PHOENIX - Domonic Brown did not attempt to pull a J.P. Howell slider aimed for the outer part of the plate. He stayed back, lowered his black bat to meet the 79-m.p.h. pitch, and drove it to the opposite field.
This was last Tuesday, when Brown smashed his most important hit of the Phillies' 10-game road trip, a go-ahead double in the 10th inning at Dodger Stadium. The ball landed in left field, emblematic of an April trend and the challenges Brown now combats.
Through 25 games, Brown has a lower slugging percentage (.330) than slap-hitting centerfielder Ben Revere (.333). He ranked 55th among 70 qualified outfielders in slugging percentage entering Monday's play.
Brown emerged in 2013 when he was an all-star selection and crushed 27 homers. His .494 slugging percentage was eighth among all outfielders. The opposition, naturally, adjusted its approach. Brown, in turn, still is tinkering with his power stroke.
"It all depends with me, really," Brown said. "I've always been a guy who could hit one or two in a month and then hit nine or 10 in a month. It's all different for me."
It is different for the pitchers, too. They changed their strategy once Brown bashed 19 home runs in the team's first 63 games last season. The alterations are even more drastic in 2014: 50 percent of the pitches thrown to Brown are away, outside the strike zone, according to PITCHf/x data. Brown saw more pitches in the strike zone before last year's all-star break. (Just 42.2 percent were balls outside.)
Brown said different teams have adopted different approaches. The Dodgers, he said, were one of the more passive teams. Howell, a lefthanded reliever, started Brown with a sinker down the middle for a called strike. He threw an outside slider that Brown watched. He hit the next slider, in the strike zone, to the wall, splitting the leftfielder and centerfielder.
But Arizona, Brown said, mixed more inside pitches. He had four singles in the three-game series. Three were hit to the right side.
Just five of Brown's 24 hits this season were pulled to right. All three of his doubles were hit to the opposite field. His lone home run landed in the right-center stands at Citizens Bank Park when Atlanta lefthander Luis Avilan threw Brown an inside 1-0 fastball on April 14.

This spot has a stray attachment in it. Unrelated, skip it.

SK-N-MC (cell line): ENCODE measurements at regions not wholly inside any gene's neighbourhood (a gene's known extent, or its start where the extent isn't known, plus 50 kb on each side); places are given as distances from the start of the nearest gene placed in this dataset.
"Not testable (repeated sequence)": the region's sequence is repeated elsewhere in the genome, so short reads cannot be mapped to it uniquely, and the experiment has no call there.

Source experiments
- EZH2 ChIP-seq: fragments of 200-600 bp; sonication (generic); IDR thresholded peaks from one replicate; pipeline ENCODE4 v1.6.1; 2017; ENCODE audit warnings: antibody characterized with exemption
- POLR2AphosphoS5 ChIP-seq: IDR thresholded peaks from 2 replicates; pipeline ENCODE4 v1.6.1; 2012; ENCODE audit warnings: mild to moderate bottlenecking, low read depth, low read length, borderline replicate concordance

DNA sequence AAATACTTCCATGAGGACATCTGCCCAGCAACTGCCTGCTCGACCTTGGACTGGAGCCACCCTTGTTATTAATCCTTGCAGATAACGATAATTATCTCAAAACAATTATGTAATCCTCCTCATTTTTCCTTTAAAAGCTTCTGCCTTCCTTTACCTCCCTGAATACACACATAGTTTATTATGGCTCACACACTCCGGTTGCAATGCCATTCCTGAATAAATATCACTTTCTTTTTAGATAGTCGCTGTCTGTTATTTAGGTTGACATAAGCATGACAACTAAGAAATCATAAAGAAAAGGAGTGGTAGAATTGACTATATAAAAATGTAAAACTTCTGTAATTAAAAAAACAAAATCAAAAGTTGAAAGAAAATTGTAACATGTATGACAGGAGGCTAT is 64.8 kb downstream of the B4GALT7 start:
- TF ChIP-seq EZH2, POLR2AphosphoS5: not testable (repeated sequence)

"He's taking what they're giving him," Phillies general manager Ruben Amaro Jr. said. "I think he's handled himself fine. He's had some balls that could have been up the middle and went off the pitcher. He could have a lot more hits than he has right now. He's not hitting for as much power right now than he did last year, but that comes and goes."
That point is salient. Brown ended last April with a .372 slugging percentage fueled by three doubles and three homers. He exploded in May for 12 homers in 109 at-bats and followed with six more bombs in June.
Amaro said Brown can drive the ball the other way if pitchers continue to pelt him away, although only one of Brown's 27 homers last season was hit to the opposite field.
"I'm more concerned about those guys producing than hitting home runs," Amaro said. "If they're getting on base and producing runs, then great. Obviously, you'd love to have a guy hit home runs. But you have to take what you get."
Brown agreed. He believes that more hits to the opposite field could change pitchers' thinking yet again. It starts with Brown's maintaining a relaxed plate presence.
"I've hit a lot of balls that were away and pulled them," Brown said. "It all depends. If I'm ahead in the count, I can still get to that ball and hit it out to the middle of the field. It all depends. It's baseball."
Carlos Ruiz was named the National League's player of the week. He batted .500 (11 for 22) with a .593 on-base percentage and .909 slugging percentage. . . . Cole Hamels will make his home debut Tuesday against New York. He posted a 4.94 ERA in five starts against the Mets last season.